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NEW YORK TIMES
Sunday Book Review
July 19, 2009
Review by Mick Sussman
"...in Tamm’s memoir, the guru himself appears narcissistic to a degree befitting a man who proclaimed himself an avatar of God....Tamm’s indictment is more effective for being conveyed, with little rancor, from the view of a trusting child who dutifully adored the guru and only haltingly, in young adulthood, became disenchanted." [Click here to read the rest of this review]
People Magazine: A Four out of Four Star Review - April 27, 2009
The story of Tamm’s birth—that she pressed her hands together in prayer at barely an hour old—was as festooned with mythology as the spiritual leader Sri Chinmoy, who deemed her his “Chosen One.” Tamm recounts how the title meant little; as a member of the controversial religious group, she was subjected to constant manipulation. She says he held “ugly girl” contests and sought to control their private lives, even telling a member to have an abortion. Tamm, who left the group at age 24 after having a psychological breakdown, writes with wit, but her hurt is obvious. Yet as she did after performing cartwheels for Chinmoy (who died in ’07), the now happily married mother lands on her feet—and her effort is worthy of applause. –Reviewed by Beth Perry
NPR Talk of the Nation - April 3, 2009
Listen to my interview on National Public Radio's show, "Talk of the Nation," discussing my memoir, Cartwheels in a Sari.
Forbes.com Book Review
Under The Thumb Of Cult Leader Sri Chinmoy
Cults are notorious for convincing people to do the unthinkable. In March, a member of the now-defunct One Mind Ministries pleaded guilty to starving her son to death. Allegedly, she and other cult members stopped feeding the 1-year-old because he wouldn't say "amen" at mealtime.
Back in 1993, David Koresh's Branch Davidian sect ended in a conflagration after a 51-day standoff with the FBI. In 1978, over 900 members of the People's Temple died at Jonestown, Guyana, in a mass murder-suicide; and in 1997, scores of Heaven's Gate followers killed themselves in California.
[Click here to read the rest of this review]
In this frank, clear-eyed memoir, Tamm recounts her youth as the chosen disciple of Sri Chinmoy, the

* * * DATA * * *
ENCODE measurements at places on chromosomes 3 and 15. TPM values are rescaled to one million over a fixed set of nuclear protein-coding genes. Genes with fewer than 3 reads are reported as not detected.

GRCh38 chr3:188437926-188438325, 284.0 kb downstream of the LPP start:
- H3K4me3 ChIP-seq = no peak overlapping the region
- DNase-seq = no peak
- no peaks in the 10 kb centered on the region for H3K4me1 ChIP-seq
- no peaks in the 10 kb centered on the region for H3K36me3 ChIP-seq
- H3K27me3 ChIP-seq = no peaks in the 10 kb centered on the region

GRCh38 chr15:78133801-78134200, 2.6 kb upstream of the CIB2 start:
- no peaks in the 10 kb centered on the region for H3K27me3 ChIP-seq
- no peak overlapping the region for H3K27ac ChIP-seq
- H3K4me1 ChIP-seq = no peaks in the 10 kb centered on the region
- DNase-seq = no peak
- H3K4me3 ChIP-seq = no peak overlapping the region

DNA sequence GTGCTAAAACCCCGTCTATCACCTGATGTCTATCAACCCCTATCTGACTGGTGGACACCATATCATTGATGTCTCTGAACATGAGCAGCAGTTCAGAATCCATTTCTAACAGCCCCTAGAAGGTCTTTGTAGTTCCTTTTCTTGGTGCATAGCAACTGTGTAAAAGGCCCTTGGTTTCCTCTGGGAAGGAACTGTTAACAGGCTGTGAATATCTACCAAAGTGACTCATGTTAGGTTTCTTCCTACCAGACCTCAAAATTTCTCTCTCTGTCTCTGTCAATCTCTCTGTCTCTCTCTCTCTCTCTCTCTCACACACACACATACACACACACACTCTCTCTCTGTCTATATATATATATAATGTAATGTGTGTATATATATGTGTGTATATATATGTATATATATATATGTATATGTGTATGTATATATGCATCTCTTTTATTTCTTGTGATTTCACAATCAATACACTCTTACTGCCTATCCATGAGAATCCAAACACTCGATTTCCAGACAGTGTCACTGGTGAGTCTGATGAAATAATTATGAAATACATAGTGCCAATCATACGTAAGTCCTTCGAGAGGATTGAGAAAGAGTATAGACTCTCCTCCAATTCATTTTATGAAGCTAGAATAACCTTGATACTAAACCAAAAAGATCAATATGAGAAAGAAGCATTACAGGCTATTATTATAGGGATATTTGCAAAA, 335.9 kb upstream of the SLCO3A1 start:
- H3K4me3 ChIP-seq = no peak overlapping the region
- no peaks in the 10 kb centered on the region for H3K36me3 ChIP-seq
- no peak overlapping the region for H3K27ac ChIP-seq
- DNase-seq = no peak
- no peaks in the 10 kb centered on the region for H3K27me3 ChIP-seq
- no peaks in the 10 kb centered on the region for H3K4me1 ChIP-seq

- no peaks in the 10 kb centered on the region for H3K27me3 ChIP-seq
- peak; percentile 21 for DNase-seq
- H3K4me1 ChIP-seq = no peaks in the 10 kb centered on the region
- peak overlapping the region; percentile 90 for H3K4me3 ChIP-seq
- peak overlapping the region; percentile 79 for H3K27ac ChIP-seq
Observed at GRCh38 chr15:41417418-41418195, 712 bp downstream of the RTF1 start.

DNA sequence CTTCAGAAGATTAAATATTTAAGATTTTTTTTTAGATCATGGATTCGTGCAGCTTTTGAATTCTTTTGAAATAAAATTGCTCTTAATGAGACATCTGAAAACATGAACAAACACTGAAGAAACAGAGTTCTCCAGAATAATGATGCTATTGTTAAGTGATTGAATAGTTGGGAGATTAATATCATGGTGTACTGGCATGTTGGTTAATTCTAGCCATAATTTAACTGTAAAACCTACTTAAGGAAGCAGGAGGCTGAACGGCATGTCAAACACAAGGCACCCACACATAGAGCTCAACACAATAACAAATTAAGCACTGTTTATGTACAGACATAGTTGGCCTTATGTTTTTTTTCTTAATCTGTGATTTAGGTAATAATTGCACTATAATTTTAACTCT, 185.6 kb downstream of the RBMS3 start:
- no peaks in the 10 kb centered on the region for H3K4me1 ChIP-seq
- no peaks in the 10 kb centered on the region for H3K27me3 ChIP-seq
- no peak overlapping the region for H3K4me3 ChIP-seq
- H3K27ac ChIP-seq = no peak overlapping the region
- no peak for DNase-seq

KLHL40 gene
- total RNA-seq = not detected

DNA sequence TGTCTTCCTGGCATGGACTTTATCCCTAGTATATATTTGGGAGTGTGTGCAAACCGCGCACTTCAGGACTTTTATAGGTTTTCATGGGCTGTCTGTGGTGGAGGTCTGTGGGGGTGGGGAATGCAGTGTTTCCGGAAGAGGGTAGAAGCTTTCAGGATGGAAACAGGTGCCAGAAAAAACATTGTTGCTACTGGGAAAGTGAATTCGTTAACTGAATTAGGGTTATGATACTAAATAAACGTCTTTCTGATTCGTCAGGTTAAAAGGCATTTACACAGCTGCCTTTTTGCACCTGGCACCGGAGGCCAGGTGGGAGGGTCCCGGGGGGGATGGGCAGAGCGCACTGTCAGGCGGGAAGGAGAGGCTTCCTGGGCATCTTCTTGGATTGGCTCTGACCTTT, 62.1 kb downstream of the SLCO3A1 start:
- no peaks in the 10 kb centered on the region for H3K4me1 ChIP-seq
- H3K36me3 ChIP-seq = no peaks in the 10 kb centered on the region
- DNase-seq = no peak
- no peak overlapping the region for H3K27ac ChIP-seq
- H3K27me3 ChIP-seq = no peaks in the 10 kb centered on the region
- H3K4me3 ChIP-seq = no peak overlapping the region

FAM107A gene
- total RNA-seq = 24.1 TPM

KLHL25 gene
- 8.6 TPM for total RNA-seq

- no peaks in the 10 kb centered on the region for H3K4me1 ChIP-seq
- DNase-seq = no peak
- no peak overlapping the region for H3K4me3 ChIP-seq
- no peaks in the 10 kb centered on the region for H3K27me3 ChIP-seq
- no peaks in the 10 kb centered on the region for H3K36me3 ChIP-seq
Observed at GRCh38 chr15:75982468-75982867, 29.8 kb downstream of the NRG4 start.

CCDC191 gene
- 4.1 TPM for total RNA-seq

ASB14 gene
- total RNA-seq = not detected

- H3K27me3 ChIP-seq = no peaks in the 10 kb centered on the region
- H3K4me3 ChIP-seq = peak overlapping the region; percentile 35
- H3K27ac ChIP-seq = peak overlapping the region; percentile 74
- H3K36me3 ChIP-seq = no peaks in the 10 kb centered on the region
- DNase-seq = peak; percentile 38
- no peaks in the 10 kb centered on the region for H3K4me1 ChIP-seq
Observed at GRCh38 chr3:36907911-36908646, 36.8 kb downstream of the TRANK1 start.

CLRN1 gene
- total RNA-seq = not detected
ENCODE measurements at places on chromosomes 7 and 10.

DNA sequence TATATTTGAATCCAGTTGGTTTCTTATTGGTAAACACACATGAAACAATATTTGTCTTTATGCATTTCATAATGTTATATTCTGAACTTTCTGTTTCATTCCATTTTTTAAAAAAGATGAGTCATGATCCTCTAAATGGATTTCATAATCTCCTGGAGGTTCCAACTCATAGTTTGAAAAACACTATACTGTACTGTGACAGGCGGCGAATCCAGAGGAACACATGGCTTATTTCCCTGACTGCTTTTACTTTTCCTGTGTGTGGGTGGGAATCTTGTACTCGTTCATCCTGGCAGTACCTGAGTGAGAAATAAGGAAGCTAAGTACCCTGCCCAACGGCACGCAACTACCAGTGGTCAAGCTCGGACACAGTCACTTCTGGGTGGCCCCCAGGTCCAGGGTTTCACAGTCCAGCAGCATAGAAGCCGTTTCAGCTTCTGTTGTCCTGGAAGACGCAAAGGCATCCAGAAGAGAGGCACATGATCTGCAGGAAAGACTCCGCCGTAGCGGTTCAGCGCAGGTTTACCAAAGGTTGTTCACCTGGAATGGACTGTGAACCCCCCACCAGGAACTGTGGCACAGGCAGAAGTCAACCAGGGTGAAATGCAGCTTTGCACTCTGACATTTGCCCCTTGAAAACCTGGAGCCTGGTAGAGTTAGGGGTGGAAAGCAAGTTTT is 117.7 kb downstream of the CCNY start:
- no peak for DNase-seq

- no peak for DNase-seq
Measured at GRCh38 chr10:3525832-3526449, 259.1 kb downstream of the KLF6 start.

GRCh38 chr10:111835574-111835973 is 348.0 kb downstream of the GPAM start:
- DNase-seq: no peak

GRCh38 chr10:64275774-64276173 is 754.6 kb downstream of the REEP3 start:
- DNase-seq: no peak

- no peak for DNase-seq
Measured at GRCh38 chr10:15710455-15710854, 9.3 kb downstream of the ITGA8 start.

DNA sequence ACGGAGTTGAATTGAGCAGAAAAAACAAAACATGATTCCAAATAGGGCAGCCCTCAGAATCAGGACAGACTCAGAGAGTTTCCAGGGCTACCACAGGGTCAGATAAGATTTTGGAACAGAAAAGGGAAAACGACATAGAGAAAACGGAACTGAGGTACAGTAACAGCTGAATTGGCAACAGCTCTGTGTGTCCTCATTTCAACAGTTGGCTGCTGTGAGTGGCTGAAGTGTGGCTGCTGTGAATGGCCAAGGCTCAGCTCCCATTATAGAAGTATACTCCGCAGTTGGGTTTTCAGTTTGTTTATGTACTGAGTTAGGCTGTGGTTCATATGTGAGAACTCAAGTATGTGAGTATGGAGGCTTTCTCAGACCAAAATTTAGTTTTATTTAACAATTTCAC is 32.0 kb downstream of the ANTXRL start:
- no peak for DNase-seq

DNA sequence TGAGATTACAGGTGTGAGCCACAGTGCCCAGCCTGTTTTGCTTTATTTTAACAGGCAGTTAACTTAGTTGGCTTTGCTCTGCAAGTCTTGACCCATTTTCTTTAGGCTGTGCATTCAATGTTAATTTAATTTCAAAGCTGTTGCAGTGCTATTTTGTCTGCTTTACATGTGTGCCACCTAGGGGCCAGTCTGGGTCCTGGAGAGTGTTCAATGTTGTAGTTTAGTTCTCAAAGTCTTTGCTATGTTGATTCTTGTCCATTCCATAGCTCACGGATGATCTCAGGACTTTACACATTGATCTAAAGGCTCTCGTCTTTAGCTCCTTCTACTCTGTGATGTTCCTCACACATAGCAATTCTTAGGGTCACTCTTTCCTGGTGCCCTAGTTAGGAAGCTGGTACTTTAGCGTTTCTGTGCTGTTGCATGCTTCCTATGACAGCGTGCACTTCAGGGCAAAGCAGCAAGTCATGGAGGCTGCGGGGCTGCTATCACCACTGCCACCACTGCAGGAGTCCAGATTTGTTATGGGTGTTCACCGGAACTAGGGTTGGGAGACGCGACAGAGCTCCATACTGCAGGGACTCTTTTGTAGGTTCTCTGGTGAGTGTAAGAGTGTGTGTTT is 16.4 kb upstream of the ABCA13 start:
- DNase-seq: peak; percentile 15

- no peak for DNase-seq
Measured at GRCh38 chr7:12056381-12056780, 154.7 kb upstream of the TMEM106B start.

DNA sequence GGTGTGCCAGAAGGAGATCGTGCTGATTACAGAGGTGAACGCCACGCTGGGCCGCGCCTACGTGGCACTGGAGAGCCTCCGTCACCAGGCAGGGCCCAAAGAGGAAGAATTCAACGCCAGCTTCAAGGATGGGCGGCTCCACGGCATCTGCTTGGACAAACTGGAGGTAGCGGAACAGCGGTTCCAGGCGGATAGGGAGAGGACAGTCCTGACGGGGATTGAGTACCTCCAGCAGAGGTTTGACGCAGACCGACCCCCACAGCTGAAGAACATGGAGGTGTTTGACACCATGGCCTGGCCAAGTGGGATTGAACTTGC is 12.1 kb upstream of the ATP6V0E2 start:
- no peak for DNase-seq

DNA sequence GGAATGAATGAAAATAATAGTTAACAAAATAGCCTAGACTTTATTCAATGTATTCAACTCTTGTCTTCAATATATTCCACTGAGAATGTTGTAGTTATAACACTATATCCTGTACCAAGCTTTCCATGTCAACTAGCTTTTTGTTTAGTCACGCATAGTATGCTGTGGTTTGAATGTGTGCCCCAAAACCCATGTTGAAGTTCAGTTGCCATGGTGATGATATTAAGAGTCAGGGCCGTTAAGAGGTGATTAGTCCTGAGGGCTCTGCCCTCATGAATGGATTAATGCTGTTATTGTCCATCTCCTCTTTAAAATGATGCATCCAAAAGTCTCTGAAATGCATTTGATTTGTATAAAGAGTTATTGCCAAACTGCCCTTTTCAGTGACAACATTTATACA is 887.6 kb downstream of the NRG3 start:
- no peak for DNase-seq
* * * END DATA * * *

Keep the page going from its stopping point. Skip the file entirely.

wildly charismatic leader of a New York–based spiritual sect that counts celebrities and heads of nations
among its millions of followers. “All of my childhood memories involve trying to obey and please guru,”
Tamm writes, and with concise, absorbing detail, she describes her early years, spent playing board games such as “Disciple Chutes and Ladders” (“Did not meditate soulfully—Go back ten spaces”); her chaste but forbidden teen encounters with guys, after which the Guru reminds her, “The Supreme is your eternity’s boyfriend”; and a young-adult crisis that leads to a suicide attempt and, ultimately, her break with the cult. Tamm never sensationalizes the facts, and her narrative restraint only intensifies the emotional impact of each incident. Witty, compassionate, and often heartbreaking, Tamm’s story offers crucial insight into a cult’s inner workings and methods of indoctrination. All readers, though, will recognize universal coming-of-age themes as Tamm discards unwanted childhood lessons and begins to shape an independent adult life.
Read my Op Ed piece in The Washington Post
August 9, 2009
At my local bookstore on the eve of the 40th anniversary of Woodstock, 1960s nostalgia is in high gear. A display table is stacked high with pricey coffee table books, each with its own variation on psychedelic rainbow lettering, each claiming to reveal the untold story of the "peace and music" festival. I understand the lucrative business of selling those hazy memories -- the Woodstock museum, Cherry Garcia ice cream, even the new movie "Taking Woodstock." I just can't buy into it. [Click here to read the rest of this article]